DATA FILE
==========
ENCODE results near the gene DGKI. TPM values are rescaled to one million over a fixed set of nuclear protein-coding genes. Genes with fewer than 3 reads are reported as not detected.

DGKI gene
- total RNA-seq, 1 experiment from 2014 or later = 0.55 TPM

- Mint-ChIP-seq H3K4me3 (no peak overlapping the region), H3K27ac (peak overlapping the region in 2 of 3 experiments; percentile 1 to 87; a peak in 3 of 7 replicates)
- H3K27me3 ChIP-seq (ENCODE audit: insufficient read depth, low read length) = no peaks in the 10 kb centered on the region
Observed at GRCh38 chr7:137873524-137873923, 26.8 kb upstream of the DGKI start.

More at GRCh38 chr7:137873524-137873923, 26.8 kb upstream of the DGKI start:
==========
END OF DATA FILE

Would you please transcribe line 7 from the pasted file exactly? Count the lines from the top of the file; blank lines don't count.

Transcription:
More at GRCh38 chr7:137873524-137873923, 26.8 kb upstream of the DGKI start: